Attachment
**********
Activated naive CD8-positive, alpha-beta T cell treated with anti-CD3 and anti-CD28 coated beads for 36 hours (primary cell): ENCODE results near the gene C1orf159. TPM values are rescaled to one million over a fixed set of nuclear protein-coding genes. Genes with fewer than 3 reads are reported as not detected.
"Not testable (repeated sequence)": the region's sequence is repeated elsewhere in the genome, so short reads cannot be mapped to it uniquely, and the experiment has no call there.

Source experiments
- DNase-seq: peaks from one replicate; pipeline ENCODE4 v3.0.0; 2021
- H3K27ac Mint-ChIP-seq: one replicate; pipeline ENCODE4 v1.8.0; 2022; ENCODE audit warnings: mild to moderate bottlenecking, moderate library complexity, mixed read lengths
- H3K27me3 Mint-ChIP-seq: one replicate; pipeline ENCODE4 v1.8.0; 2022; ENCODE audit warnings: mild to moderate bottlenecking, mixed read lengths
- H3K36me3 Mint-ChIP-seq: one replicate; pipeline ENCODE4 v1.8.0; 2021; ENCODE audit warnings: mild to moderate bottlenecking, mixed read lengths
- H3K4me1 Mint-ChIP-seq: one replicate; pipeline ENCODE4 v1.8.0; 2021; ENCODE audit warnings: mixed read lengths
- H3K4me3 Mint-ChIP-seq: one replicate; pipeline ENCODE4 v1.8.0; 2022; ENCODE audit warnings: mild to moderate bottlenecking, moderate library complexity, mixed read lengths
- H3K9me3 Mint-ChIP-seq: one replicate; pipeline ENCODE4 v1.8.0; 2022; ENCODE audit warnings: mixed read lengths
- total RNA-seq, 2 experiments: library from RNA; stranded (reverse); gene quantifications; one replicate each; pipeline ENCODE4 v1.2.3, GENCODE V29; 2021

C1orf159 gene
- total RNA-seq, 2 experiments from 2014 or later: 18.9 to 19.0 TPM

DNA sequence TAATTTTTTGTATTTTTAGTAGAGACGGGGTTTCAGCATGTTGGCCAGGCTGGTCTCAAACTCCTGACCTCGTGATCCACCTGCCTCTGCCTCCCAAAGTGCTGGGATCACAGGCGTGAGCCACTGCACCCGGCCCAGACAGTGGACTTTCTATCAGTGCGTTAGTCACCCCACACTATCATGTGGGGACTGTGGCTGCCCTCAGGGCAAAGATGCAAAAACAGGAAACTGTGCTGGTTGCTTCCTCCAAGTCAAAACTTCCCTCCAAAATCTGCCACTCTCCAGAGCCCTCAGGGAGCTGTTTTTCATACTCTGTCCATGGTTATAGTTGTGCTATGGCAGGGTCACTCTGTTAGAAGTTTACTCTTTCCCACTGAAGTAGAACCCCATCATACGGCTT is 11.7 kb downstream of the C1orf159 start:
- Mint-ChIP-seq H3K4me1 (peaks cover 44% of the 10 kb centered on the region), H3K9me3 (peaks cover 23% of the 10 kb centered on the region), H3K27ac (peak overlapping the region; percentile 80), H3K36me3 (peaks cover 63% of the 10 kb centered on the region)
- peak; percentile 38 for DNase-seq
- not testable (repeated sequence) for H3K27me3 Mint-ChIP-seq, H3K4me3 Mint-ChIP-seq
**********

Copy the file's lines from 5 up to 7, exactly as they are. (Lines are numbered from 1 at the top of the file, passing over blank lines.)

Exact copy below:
- H3K27ac Mint-ChIP-seq: one replicate; pipeline ENCODE4 v1.8.0; 2022; ENCODE audit warnings: mild to moderate bottlenecking, moderate library complexity, mixed read lengths
- H3K27me3 Mint-ChIP-seq: one replicate; pipeline ENCODE4 v1.8.0; 2022; ENCODE audit warnings: mild to moderate bottlenecking, mixed read lengths
- H3K36me3 Mint-ChIP-seq: one replicate; pipeline ENCODE4 v1.8.0; 2021; ENCODE audit warnings: mild to moderate bottlenecking, mixed read lengths